(Disclaimer: this has nothing to do with crochet/crafts, and it will be rather lengthy. You may skip it.)
When I was a kid of elementary school age, I don’t know when exactly, I had a friend whose home I sometimes went to after school to play. This friend was the very proud owner of a little budgie named “Piepsi”. (I guess that’s the German equivalent to “Tweety”.)
I don’t remember much about that bird beside its name – my brain is even arguing with itself about whether it was blue or green. (It was blue. No, I am quite certain it was green. Shut up! No, YOU shut up!!!) What I do remember, though, is that from that day forward, I was begging my parents for a budgie of my very own. I got my sister to be in on it, and together we were pestering my parents the way only little kids can. I am sure they were exasperated with us, my dad being absolutely anti-animals-in-the-house and all. (Because they are messy. And if there’s one thing that my dad is anti to, then it’s dirt and a mess.) But I guess my parents realized that I was absolutely dead serious about this bird business when my sister and I started to make drawings of budgies, and fold little origami boxes, glue them onto these drawings, and fill them to the brim with the contents of our piggy banks, gifting these budgie-money-packets to my parents at every opportunity.
(Kind of reminds me of when my daughter asked for a Furby for her birthday, to which I said “No – way too expensive!”, to which she said: “Ok, so I’ll ask Christkind (= Santa around here) for one instead, so you guys don’t have to pay for it.” Couldn’t say much after that – her logic was absolutely solid.)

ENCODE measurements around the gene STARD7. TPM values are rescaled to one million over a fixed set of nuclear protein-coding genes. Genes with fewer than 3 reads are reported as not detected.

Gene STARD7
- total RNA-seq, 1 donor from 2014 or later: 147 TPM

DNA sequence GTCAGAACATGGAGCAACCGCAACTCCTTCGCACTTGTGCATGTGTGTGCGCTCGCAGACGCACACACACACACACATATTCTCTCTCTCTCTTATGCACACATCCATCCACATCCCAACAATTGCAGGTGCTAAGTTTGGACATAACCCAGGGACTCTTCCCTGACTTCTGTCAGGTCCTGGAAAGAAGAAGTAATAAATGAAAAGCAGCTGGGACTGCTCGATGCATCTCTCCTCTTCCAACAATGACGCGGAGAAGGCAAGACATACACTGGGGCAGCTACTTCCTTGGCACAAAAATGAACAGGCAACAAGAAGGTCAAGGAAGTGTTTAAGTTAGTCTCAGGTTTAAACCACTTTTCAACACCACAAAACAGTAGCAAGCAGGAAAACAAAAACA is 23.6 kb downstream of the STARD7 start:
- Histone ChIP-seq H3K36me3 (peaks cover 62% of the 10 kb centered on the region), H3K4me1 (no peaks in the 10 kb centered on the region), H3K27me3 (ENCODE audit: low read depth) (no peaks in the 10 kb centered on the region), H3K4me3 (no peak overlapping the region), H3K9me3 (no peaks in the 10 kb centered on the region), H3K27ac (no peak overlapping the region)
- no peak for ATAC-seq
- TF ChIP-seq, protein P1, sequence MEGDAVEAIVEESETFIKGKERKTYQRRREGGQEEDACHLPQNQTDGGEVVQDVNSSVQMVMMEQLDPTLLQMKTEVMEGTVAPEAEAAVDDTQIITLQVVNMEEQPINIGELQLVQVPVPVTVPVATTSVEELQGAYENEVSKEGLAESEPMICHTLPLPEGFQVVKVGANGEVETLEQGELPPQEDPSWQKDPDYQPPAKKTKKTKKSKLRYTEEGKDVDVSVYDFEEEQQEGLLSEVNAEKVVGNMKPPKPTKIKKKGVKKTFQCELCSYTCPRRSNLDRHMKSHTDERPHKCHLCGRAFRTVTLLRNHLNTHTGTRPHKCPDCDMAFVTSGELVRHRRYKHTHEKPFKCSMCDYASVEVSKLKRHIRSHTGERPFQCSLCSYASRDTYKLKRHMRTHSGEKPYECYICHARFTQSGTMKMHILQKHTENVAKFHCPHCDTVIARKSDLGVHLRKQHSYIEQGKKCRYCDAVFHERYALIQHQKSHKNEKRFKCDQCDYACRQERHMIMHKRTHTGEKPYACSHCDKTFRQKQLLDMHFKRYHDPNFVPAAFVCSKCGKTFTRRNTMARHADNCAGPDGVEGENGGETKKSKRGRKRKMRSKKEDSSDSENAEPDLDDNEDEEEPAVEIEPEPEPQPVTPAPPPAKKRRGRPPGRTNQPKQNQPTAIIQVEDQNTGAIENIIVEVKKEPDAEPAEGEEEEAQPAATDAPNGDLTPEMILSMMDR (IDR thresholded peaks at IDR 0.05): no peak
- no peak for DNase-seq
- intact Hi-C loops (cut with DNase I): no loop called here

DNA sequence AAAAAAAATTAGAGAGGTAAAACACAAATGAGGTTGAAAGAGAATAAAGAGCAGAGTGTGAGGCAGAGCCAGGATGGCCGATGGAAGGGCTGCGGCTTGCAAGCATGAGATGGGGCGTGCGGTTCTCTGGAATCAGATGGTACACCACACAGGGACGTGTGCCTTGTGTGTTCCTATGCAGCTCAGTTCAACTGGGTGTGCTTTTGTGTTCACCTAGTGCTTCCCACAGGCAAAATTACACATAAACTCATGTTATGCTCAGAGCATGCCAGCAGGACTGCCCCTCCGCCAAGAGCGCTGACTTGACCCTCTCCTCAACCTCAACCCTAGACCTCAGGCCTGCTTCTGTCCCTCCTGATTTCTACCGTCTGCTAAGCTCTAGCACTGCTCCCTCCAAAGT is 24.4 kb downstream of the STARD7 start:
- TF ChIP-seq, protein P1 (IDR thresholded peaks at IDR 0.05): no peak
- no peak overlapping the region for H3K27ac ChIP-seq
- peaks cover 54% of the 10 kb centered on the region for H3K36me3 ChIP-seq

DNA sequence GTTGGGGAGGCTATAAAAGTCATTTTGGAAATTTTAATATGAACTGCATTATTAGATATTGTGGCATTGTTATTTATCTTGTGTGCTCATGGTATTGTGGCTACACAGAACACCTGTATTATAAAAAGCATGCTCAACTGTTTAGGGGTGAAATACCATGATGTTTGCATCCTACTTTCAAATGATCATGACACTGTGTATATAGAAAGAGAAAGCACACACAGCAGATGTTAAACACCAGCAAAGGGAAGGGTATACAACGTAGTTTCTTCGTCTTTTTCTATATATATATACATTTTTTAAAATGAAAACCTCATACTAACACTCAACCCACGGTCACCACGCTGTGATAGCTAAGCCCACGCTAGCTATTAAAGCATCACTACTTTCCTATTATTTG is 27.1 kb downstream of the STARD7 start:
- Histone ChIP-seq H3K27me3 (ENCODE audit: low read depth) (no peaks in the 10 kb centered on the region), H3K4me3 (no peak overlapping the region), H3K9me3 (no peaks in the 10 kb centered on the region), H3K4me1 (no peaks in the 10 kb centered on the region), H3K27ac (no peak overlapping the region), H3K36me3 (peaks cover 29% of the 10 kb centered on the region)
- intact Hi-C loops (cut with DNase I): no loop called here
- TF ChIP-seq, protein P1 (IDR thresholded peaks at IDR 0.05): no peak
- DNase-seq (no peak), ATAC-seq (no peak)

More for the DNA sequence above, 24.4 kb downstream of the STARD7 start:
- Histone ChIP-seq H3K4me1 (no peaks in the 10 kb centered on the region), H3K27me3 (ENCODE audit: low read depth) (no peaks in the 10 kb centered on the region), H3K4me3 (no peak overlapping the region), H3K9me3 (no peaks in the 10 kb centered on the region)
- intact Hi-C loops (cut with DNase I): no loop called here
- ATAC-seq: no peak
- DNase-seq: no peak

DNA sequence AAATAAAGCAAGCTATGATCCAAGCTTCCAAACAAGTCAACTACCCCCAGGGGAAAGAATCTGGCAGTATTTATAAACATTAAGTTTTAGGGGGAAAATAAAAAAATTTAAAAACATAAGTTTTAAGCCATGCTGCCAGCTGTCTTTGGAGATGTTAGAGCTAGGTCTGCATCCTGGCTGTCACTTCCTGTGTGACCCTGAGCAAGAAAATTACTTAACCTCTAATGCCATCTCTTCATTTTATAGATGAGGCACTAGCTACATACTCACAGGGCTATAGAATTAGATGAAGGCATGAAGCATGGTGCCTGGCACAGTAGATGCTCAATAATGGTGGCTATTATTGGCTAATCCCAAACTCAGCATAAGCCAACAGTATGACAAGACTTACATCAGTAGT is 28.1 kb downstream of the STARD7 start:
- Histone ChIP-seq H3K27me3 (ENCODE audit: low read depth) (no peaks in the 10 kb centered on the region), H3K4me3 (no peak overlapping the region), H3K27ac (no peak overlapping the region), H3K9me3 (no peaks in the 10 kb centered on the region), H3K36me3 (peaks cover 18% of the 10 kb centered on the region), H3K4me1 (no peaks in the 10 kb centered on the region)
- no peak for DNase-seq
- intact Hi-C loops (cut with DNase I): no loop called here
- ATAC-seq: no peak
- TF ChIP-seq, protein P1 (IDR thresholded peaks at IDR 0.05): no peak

And so was ours – my sister’s and mine. My parents caved in. And so it happened that one day after school the doorbell suddenly rang. Our grandparents were over for a visit, and we didn’t expect anybody else, so with the OK from my parents I curiously went and opened the door.
And… TOTALLY FLEW OFF MY ROCKER!!!
Outside, perched on one of our folding chairs, sat a small bird cage with a pink plastic bottom, and inside of it, my own personal dream come true: a beautiful green baby budgie!
I didn’t realize what I saw there for the first few seconds, but then I squealed and skwaked and jumped up and down and around in circles, most likely terrifying that poor little thing completely, dancing around the hallway. My heart pounded with excitement, and I loved my parents to the moon and back at that moment for finally letting me have what I had so desperately wanted.
From that moment on my life was the absolute bomb. (Not that it hadn’t already been before, but… you know. From my 10-year-old perspective, anyway.) I took the cage and placed it on a kitchen cabinet by the window, and from then on I spent endless hours and hours and hours with that bird. I sat in front of the cage and talked to him every day, I even started to do my homework in the kitchen right next to the cage in order to be close to him, my little love Jakob. And before long, a deep friendship was forged. Jakob became a vital part of our family very quickly, being an absolutely amazing and tame and loving and loveable and funny little creature. He’d seek our attention and love all the time, his antics were incredibly funny, and he was just an overall blast to be around. His trust and friendship were extremely important to me in my growing-up process, I think he grounded me more than once with his calming and uplifting presence when puberty had me in its terribly chaotic grip.